One month on from the ceasefire, Gaza still needs our attention

After killing 256 Palestinians, including 66 children, and injuring nearly 2,000 others, Israel’s 11-day military offensive on Gaza was finally brought to a halt with a ceasefire on 21 May. One month on, Palestinians in Gaza are still rebuilding their homes and lives, and many will suffer physical and psychological scars for years to come.

While the international spotlight moves away from Gaza, the ongoing suffering of the two million Palestinians living there still demands our attention. Gaza’s health system was already struggling amid a chronic lack of medical supplies and equipment following 14 years of blockade and illegal closure and the demands of the ongoing COVID-19 pandemic. During the assault in May, things were made even worse. 22 hospitals and primary healthcare clinics were damaged, including COVID-19 testing and vaccination centres. The health system remains on the brink of collapse.

At the height of the violence, 113,000 Palestinians were forced to seek shelter and protection at UNRWA schools or with host families. With more than 1,100 houses and commercial units completely destroyed and more than 20,000 damaged by bombing, there are still around 8,400 internally displaced people. The UN estimates that it will take years to rebuild Gaza.

The violence will have untold long-term effects on the mental health and wellbeing of Gaza’s population, particularly children, many of whom have already been traumatised by previous military offensives in 2008-09, 2012 and 2014, and the restrictions on everyday life.  

Throughout the emergency and since the ceasefire, Medical Aid for Palestinians (MAP) has been continuously responding on the ground. We have worked tirelessly with partners to get urgent medical aid, including drugs and disposables, to hospitals so that the injured can get the treatment they need. We have also continued our vital support to limb reconstruction, neurosurgery and blood bank services. Through a combination of procuring emergency medical supplies and expanding existing projects to support Gaza’s recovery, MAP has increased programme expenditure by $2 million this year.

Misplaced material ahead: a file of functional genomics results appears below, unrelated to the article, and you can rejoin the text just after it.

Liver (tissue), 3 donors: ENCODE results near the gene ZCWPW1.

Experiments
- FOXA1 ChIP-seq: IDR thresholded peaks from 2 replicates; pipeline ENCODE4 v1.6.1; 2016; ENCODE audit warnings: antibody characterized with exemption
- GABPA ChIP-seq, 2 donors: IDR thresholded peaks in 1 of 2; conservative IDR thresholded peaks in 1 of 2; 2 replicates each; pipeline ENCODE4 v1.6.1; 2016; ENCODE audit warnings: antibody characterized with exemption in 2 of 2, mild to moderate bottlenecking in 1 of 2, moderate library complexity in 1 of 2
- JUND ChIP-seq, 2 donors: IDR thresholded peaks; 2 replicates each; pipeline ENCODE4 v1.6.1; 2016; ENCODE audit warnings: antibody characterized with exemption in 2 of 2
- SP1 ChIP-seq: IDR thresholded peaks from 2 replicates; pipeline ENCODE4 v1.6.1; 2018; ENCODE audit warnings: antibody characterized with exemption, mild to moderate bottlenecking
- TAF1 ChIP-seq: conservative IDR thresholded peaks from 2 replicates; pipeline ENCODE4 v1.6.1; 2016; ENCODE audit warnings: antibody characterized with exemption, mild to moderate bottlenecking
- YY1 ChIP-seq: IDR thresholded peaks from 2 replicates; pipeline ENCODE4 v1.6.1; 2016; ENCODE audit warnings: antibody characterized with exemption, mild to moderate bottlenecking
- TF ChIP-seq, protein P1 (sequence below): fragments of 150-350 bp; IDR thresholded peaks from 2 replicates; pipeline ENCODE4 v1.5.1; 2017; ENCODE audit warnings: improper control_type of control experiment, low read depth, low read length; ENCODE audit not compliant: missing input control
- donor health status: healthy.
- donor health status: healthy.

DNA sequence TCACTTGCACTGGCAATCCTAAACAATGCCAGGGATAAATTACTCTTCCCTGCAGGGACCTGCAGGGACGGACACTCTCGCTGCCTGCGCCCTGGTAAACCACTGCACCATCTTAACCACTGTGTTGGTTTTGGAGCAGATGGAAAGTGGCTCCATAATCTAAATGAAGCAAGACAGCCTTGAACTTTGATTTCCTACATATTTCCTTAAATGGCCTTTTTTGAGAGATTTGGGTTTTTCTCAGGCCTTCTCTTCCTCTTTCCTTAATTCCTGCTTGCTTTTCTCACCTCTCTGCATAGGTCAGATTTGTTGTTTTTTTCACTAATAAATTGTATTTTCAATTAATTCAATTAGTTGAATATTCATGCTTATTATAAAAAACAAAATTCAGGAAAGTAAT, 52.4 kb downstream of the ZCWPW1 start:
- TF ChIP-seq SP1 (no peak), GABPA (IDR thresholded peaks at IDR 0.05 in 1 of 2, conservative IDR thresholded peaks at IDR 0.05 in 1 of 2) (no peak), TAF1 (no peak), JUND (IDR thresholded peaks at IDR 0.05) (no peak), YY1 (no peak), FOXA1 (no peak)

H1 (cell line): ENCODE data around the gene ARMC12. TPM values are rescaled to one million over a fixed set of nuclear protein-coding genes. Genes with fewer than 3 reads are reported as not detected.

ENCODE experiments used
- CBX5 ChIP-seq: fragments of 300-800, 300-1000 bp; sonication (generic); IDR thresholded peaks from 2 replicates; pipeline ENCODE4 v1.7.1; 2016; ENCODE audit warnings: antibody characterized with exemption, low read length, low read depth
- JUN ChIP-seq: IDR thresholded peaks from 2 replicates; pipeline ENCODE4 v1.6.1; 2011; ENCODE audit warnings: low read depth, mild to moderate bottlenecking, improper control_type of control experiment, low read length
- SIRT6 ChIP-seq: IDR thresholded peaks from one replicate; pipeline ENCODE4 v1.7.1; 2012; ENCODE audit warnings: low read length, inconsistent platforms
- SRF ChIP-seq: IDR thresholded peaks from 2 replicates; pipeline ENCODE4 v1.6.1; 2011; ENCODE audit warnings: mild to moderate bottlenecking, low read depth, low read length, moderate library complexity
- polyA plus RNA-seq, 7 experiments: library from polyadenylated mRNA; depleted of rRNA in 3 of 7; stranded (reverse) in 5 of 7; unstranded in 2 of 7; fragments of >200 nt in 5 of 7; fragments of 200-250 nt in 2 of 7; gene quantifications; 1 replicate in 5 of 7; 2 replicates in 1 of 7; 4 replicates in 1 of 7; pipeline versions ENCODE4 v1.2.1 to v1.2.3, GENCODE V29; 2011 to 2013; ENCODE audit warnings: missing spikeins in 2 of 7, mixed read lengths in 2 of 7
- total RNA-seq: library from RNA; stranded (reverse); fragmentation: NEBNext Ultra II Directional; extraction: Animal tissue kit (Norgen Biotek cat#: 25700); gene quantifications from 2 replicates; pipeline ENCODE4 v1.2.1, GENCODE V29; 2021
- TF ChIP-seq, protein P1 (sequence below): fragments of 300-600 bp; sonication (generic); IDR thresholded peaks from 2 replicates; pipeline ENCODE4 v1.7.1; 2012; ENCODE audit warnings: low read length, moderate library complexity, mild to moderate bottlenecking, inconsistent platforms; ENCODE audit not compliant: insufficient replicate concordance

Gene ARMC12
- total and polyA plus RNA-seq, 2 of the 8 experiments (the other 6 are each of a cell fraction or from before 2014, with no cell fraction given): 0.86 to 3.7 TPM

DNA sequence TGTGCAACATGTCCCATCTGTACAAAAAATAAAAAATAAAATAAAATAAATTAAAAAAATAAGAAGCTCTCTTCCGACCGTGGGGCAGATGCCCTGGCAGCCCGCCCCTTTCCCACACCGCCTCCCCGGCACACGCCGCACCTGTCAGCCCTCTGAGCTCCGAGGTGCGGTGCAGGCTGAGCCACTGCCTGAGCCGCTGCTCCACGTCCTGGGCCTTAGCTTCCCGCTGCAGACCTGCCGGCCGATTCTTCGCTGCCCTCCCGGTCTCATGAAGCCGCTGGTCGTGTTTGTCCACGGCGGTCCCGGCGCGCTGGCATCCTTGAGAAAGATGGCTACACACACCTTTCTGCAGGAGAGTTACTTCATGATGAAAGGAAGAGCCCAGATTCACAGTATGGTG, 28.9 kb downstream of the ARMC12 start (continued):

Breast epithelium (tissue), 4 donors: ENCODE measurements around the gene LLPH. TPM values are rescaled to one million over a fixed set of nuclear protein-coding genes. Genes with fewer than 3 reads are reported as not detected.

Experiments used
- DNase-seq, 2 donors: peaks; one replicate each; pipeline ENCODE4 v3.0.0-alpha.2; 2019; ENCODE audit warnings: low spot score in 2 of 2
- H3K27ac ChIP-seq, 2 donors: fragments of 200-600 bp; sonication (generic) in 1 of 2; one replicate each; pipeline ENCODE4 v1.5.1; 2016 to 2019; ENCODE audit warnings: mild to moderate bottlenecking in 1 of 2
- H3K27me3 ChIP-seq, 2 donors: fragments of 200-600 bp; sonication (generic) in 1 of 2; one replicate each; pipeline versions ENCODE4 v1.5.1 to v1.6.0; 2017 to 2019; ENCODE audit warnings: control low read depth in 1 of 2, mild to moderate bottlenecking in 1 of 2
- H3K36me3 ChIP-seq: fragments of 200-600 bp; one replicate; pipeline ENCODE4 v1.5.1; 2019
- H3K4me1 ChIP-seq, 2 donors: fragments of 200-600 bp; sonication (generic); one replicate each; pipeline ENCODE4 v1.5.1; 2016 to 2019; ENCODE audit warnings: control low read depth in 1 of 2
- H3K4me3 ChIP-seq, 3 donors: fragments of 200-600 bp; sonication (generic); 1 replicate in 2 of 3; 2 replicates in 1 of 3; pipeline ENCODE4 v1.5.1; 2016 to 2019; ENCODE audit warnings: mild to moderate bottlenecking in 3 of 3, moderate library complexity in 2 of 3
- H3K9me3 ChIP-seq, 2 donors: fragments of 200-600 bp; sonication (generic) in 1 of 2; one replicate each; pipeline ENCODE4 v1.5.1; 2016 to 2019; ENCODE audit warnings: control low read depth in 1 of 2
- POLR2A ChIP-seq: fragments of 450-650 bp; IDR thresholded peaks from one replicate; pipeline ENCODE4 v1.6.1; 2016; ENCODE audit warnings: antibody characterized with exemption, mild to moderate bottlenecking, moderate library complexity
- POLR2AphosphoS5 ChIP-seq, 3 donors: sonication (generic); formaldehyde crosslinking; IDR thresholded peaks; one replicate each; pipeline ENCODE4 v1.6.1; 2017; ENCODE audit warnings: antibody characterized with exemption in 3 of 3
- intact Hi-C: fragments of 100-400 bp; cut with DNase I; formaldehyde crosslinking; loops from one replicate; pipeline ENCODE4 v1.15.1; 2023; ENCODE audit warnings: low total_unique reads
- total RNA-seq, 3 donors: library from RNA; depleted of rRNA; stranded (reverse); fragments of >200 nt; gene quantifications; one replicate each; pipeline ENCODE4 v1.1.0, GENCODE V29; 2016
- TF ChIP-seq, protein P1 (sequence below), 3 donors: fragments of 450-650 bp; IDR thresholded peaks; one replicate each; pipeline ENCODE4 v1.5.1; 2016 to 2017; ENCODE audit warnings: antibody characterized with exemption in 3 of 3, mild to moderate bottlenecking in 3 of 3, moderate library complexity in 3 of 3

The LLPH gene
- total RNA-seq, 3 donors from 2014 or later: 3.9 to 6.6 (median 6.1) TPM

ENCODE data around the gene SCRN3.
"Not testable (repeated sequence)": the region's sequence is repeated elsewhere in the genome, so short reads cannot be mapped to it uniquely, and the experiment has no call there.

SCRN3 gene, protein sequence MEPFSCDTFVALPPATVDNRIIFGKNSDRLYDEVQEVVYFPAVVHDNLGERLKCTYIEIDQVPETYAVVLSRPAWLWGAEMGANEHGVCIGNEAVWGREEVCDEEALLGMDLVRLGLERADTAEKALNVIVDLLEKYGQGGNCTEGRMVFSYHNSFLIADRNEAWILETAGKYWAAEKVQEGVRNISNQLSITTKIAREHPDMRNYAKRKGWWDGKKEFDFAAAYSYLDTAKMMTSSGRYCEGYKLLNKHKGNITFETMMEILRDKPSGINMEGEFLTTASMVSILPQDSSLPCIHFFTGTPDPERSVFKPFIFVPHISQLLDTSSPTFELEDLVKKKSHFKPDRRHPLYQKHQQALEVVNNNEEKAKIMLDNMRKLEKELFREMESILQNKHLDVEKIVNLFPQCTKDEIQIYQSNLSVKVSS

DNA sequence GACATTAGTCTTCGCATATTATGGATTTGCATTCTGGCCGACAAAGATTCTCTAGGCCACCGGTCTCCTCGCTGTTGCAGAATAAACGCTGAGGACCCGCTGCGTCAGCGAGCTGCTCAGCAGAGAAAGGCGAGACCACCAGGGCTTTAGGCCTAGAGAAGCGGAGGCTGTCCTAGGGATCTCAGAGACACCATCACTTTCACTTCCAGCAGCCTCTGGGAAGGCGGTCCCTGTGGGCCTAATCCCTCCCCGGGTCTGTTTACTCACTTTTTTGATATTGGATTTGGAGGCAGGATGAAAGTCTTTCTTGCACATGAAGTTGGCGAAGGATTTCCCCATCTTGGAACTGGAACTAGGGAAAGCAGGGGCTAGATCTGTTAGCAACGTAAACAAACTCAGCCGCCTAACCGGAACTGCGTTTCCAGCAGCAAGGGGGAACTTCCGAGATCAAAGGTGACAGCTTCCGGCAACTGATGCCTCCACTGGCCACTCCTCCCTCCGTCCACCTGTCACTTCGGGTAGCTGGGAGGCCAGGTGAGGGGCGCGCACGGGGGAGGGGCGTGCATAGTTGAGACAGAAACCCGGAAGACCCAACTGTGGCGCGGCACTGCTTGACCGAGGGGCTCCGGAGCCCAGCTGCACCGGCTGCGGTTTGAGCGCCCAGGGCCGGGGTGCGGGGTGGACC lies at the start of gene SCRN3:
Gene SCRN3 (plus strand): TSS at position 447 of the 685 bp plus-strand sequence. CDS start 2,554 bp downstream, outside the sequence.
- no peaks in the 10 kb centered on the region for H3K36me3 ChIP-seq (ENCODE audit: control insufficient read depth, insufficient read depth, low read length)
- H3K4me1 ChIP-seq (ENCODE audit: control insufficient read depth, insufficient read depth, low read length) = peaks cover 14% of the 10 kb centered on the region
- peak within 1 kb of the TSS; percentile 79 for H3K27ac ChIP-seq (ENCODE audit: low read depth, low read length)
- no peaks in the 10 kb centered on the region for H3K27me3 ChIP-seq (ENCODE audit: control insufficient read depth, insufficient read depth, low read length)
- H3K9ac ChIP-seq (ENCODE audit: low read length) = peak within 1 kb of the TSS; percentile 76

In the coming months we aim to upscale support for our emergency response and procure essential items, including: hygiene kits for people who have been forced to flee their destroyed homes; antibiotics, anaesthetics, dressings and fluids; and the specialist equipment needed to reconstruct the limbs of adults and children who suffered severe crush injuries.

With COVID-19 restrictions lifting, next month we aim to send our first limb reconstruction delegation in more than a year. The visiting medics will assess current needs and provide training and support to the local limb reconstruction team.

MAP will continue to treat the situation in Gaza as an emergency, and it is important that the international community views it this way too. Since May, the pace of international humanitarian response and access for essential goods including reconstruction materials has been glacially slow. Continued international inaction risks prolonging a decades-long crisis and further neglecting the health and dignity of millions of people.

While responding to the immediate humanitarian needs is a priority, the international community must also address systemic human rights abuses that are the root cause of the recent hostilities. This includes taking immediate steps to end the blockade and illegal closure, and ensuring genuine investigation and accountability for attacks on healthcare facilities and personnel.

MAP is grateful for any support you can give to help our ongoing response. Please consider making a donation today.


Photo: Palestinians inspect a damaged tower building, which was hit in Israeli air strikes, amid a flare-up of Israeli-Palestinian violence, in Gaza City. © 2021 UNRWA photo by Mohamed Hinnawi.

Stay updated – join our mailing list

* indicates required
Your Interests